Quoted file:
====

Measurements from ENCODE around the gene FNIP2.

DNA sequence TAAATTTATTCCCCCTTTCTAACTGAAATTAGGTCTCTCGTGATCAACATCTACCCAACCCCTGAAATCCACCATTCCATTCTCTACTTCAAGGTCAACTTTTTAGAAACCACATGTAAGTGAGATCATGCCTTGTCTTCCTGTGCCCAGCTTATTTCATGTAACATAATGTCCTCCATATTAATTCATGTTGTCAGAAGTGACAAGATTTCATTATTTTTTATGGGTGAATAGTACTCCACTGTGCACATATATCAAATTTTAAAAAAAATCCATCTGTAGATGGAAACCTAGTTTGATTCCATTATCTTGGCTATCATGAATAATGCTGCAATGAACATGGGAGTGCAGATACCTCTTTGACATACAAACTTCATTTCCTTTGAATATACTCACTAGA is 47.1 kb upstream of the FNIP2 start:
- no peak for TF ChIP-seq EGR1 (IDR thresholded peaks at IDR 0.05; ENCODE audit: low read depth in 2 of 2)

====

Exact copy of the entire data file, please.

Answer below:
Measurements from ENCODE around the gene FNIP2.

DNA sequence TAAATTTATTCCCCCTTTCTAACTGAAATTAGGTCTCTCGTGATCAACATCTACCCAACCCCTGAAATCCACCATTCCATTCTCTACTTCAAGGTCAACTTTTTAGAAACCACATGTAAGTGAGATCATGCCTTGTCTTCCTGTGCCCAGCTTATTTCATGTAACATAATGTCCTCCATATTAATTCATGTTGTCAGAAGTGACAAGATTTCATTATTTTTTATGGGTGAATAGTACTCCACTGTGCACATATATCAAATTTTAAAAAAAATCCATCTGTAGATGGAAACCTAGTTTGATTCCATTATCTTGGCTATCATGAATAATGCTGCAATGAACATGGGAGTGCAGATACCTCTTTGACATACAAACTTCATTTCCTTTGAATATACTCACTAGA is 47.1 kb upstream of the FNIP2 start:
- no peak for TF ChIP-seq EGR1 (IDR thresholded peaks at IDR 0.05; ENCODE audit: low read depth in 2 of 2)